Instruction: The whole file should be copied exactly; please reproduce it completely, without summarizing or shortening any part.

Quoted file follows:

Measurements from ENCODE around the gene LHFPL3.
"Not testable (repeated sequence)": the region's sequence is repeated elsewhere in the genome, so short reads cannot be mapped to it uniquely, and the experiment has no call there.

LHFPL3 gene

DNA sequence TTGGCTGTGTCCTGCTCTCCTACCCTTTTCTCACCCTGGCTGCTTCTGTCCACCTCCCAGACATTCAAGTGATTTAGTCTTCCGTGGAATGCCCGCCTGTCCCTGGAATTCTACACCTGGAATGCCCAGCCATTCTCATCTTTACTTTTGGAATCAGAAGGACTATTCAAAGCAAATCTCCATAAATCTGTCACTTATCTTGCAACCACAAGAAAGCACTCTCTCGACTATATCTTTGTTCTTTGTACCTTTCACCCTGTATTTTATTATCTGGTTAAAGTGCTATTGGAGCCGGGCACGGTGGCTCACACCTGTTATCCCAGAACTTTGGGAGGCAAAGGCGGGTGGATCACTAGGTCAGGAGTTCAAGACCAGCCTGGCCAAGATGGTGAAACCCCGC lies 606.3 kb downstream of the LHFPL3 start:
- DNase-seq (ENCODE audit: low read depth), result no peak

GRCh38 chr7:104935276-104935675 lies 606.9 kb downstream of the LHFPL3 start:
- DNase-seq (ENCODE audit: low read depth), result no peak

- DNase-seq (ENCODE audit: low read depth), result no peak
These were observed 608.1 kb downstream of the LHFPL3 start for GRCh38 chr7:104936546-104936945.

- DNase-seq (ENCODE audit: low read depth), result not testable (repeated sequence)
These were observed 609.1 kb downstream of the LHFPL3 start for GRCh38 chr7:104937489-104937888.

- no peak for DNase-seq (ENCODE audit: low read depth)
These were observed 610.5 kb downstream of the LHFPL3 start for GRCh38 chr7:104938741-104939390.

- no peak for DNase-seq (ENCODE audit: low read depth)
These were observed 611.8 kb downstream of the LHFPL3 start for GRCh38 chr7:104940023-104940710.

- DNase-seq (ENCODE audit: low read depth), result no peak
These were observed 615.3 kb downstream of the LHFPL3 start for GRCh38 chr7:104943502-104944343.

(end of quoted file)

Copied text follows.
Measurements from ENCODE around the gene LHFPL3.
"Not testable (repeated sequence)": the region's sequence is repeated elsewhere in the genome, so short reads cannot be mapped to it uniquely, and the experiment has no call there.

LHFPL3 gene

DNA sequence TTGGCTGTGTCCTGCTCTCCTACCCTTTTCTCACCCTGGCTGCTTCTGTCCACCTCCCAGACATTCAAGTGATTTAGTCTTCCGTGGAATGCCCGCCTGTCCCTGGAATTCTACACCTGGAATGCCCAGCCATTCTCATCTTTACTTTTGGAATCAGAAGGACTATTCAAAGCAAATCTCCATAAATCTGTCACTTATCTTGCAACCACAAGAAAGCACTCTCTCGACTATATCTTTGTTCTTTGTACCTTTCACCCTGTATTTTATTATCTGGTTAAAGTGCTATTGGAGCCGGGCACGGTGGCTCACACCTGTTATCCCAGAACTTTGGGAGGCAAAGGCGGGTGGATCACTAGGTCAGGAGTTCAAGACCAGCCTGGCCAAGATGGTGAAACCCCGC lies 606.3 kb downstream of the LHFPL3 start:
- DNase-seq (ENCODE audit: low read depth), result no peak

GRCh38 chr7:104935276-104935675 lies 606.9 kb downstream of the LHFPL3 start:
- DNase-seq (ENCODE audit: low read depth), result no peak

- DNase-seq (ENCODE audit: low read depth), result no peak
These were observed 608.1 kb downstream of the LHFPL3 start for GRCh38 chr7:104936546-104936945.

- DNase-seq (ENCODE audit: low read depth), result not testable (repeated sequence)
These were observed 609.1 kb downstream of the LHFPL3 start for GRCh38 chr7:104937489-104937888.

- no peak for DNase-seq (ENCODE audit: low read depth)
These were observed 610.5 kb downstream of the LHFPL3 start for GRCh38 chr7:104938741-104939390.

- no peak for DNase-seq (ENCODE audit: low read depth)
These were observed 611.8 kb downstream of the LHFPL3 start for GRCh38 chr7:104940023-104940710.

- DNase-seq (ENCODE audit: low read depth), result no peak
These were observed 615.3 kb downstream of the LHFPL3 start for GRCh38 chr7:104943502-104944343.